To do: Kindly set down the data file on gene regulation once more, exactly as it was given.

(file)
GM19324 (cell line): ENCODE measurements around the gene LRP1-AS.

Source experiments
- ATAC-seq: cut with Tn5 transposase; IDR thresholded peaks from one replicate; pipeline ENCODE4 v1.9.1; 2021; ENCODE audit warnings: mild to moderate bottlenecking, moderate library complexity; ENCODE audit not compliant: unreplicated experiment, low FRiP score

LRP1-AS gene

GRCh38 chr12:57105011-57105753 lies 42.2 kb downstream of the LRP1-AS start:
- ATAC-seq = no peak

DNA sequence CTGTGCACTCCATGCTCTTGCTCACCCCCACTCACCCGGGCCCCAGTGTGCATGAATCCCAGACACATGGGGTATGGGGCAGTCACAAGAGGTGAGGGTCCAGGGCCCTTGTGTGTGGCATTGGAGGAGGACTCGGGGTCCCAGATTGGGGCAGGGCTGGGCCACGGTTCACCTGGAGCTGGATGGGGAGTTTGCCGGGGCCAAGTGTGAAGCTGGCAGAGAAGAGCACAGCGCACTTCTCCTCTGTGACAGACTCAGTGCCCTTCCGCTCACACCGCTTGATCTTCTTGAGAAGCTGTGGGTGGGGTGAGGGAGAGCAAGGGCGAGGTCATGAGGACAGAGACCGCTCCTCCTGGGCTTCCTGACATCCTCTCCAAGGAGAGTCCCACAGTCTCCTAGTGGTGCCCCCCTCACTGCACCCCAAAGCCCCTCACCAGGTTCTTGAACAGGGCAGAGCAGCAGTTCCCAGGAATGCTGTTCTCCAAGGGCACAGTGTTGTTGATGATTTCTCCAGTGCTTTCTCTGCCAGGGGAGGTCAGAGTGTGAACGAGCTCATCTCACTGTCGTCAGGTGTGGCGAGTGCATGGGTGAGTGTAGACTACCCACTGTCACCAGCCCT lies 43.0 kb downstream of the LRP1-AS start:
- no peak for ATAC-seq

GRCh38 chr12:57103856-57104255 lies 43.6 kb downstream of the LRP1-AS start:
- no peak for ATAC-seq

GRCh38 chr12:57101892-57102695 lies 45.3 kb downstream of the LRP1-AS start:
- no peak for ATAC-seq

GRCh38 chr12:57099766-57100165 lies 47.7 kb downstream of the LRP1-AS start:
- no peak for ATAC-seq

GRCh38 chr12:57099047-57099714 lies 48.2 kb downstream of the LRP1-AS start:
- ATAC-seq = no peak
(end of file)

GM19324 (cell line): ENCODE measurements around the gene LRP1-AS.

Source experiments
- ATAC-seq: cut with Tn5 transposase; IDR thresholded peaks from one replicate; pipeline ENCODE4 v1.9.1; 2021; ENCODE audit warnings: mild to moderate bottlenecking, moderate library complexity; ENCODE audit not compliant: unreplicated experiment, low FRiP score

LRP1-AS gene

GRCh38 chr12:57105011-57105753 lies 42.2 kb downstream of the LRP1-AS start:
- ATAC-seq = no peak

DNA sequence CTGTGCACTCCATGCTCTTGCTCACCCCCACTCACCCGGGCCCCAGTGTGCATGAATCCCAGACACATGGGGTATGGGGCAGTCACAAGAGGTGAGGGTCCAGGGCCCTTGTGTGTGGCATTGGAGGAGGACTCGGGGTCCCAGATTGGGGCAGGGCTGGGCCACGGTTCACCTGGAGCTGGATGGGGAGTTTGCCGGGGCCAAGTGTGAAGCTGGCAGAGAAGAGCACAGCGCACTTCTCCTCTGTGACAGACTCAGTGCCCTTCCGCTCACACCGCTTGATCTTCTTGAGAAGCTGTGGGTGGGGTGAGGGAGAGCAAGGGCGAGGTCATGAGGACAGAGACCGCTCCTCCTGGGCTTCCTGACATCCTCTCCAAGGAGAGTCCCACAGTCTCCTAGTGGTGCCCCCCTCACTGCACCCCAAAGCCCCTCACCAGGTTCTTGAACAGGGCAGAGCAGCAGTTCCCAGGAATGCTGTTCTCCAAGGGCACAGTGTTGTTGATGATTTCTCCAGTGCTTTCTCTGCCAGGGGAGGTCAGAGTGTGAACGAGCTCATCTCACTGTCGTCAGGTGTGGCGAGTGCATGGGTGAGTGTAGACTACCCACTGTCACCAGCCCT lies 43.0 kb downstream of the LRP1-AS start:
- no peak for ATAC-seq

GRCh38 chr12:57103856-57104255 lies 43.6 kb downstream of the LRP1-AS start:
- no peak for ATAC-seq

GRCh38 chr12:57101892-57102695 lies 45.3 kb downstream of the LRP1-AS start:
- no peak for ATAC-seq

GRCh38 chr12:57099766-57100165 lies 47.7 kb downstream of the LRP1-AS start:
- no peak for ATAC-seq

GRCh38 chr12:57099047-57099714 lies 48.2 kb downstream of the LRP1-AS start:
- ATAC-seq = no peak